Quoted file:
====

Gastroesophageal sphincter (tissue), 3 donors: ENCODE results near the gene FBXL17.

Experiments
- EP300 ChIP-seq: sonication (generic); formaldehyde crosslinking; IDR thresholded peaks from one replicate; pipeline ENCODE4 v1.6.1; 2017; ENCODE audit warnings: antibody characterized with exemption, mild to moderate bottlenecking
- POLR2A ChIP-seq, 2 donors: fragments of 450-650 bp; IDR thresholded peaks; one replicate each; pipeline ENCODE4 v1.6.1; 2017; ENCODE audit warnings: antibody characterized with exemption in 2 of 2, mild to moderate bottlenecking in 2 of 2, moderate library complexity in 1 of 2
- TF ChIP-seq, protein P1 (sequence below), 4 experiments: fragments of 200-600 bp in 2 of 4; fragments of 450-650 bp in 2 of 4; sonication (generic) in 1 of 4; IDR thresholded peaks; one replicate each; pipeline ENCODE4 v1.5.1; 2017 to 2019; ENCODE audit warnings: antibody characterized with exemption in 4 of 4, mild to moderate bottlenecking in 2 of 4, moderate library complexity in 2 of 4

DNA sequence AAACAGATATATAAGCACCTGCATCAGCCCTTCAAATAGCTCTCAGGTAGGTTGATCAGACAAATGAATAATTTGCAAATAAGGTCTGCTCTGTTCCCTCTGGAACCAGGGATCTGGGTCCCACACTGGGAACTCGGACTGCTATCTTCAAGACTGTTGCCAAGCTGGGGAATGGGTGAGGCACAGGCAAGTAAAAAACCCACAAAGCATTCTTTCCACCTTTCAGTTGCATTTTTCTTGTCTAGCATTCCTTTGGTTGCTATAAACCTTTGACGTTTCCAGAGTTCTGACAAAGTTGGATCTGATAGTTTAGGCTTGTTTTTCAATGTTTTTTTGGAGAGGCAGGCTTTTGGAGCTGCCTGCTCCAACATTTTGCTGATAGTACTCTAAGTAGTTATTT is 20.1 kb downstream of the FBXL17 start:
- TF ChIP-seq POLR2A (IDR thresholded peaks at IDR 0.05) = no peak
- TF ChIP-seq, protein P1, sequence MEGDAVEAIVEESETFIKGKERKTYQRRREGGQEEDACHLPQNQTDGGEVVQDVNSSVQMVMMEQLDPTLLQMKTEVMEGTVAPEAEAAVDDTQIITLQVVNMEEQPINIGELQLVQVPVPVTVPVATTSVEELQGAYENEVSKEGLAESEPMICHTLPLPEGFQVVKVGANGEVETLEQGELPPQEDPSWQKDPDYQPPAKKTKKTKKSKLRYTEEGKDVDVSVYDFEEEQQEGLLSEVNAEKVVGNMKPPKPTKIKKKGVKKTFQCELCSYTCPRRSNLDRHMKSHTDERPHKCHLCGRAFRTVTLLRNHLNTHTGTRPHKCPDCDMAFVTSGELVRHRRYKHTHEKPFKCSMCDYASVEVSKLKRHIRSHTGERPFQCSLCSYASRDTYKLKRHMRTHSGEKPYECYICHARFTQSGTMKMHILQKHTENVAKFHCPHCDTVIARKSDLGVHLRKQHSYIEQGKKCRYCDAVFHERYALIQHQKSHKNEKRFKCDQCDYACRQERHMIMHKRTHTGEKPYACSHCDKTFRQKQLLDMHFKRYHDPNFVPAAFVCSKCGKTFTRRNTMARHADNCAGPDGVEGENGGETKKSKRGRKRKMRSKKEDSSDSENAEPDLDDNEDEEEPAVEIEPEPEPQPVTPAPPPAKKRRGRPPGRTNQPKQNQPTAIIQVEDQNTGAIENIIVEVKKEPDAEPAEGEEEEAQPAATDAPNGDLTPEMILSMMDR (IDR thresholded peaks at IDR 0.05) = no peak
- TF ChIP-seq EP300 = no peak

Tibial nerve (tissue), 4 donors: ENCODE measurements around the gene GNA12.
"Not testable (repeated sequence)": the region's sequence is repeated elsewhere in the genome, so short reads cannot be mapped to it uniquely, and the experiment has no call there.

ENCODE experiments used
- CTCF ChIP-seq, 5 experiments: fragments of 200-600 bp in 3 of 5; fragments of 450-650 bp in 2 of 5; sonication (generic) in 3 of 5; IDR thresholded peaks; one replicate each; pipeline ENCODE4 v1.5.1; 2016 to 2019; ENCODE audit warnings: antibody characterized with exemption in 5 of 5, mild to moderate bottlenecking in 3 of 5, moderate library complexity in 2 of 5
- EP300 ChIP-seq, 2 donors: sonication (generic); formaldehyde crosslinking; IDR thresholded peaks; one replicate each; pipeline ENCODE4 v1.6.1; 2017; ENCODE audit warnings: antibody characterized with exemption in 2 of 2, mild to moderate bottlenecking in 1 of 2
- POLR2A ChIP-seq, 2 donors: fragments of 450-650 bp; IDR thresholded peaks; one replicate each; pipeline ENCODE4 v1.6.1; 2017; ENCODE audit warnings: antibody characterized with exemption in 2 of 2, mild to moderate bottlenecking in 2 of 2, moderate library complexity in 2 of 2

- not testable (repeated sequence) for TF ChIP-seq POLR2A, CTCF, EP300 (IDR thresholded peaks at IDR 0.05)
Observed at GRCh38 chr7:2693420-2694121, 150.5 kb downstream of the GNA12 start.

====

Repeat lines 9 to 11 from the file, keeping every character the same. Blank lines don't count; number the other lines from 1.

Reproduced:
- TF ChIP-seq EP300 = no peak

Tibial nerve (tissue), 4 donors: ENCODE measurements around the gene GNA12.
"Not testable (repeated sequence)": the region's sequence is repeated elsewhere in the genome, so short reads cannot be mapped to it uniquely, and the experiment has no call there.